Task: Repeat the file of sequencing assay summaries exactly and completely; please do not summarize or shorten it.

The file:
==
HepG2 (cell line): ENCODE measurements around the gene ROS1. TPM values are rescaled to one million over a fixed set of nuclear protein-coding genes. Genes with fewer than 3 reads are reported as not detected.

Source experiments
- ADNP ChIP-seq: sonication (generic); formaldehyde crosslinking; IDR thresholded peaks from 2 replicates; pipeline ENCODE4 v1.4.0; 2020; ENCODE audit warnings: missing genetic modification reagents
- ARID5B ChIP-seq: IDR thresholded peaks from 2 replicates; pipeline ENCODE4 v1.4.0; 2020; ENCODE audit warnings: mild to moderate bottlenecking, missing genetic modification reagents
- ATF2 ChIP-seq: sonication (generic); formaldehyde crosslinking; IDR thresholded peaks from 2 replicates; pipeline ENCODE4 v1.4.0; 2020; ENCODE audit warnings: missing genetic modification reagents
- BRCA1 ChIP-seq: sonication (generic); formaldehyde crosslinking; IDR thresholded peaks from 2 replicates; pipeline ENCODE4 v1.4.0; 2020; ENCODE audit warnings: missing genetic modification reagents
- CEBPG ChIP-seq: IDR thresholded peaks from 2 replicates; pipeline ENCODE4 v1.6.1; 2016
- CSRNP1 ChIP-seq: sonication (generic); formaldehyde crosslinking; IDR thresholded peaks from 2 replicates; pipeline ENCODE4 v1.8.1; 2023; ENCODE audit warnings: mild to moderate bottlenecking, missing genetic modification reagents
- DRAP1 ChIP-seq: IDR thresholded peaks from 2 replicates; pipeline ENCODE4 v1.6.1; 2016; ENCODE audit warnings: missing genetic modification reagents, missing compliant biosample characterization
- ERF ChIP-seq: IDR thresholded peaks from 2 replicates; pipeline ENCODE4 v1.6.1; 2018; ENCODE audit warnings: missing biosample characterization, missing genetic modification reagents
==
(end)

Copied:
HepG2 (cell line): ENCODE measurements around the gene ROS1. TPM values are rescaled to one million over a fixed set of nuclear protein-coding genes. Genes with fewer than 3 reads are reported as not detected.

Source experiments
- ADNP ChIP-seq: sonication (generic); formaldehyde crosslinking; IDR thresholded peaks from 2 replicates; pipeline ENCODE4 v1.4.0; 2020; ENCODE audit warnings: missing genetic modification reagents
- ARID5B ChIP-seq: IDR thresholded peaks from 2 replicates; pipeline ENCODE4 v1.4.0; 2020; ENCODE audit warnings: mild to moderate bottlenecking, missing genetic modification reagents
- ATF2 ChIP-seq: sonication (generic); formaldehyde crosslinking; IDR thresholded peaks from 2 replicates; pipeline ENCODE4 v1.4.0; 2020; ENCODE audit warnings: missing genetic modification reagents
- BRCA1 ChIP-seq: sonication (generic); formaldehyde crosslinking; IDR thresholded peaks from 2 replicates; pipeline ENCODE4 v1.4.0; 2020; ENCODE audit warnings: missing genetic modification reagents
- CEBPG ChIP-seq: IDR thresholded peaks from 2 replicates; pipeline ENCODE4 v1.6.1; 2016
- CSRNP1 ChIP-seq: sonication (generic); formaldehyde crosslinking; IDR thresholded peaks from 2 replicates; pipeline ENCODE4 v1.8.1; 2023; ENCODE audit warnings: mild to moderate bottlenecking, missing genetic modification reagents
- DRAP1 ChIP-seq: IDR thresholded peaks from 2 replicates; pipeline ENCODE4 v1.6.1; 2016; ENCODE audit warnings: missing genetic modification reagents, missing compliant biosample characterization
- ERF ChIP-seq: IDR thresholded peaks from 2 replicates; pipeline ENCODE4 v1.6.1; 2018; ENCODE audit warnings: missing biosample characterization, missing genetic modification reagents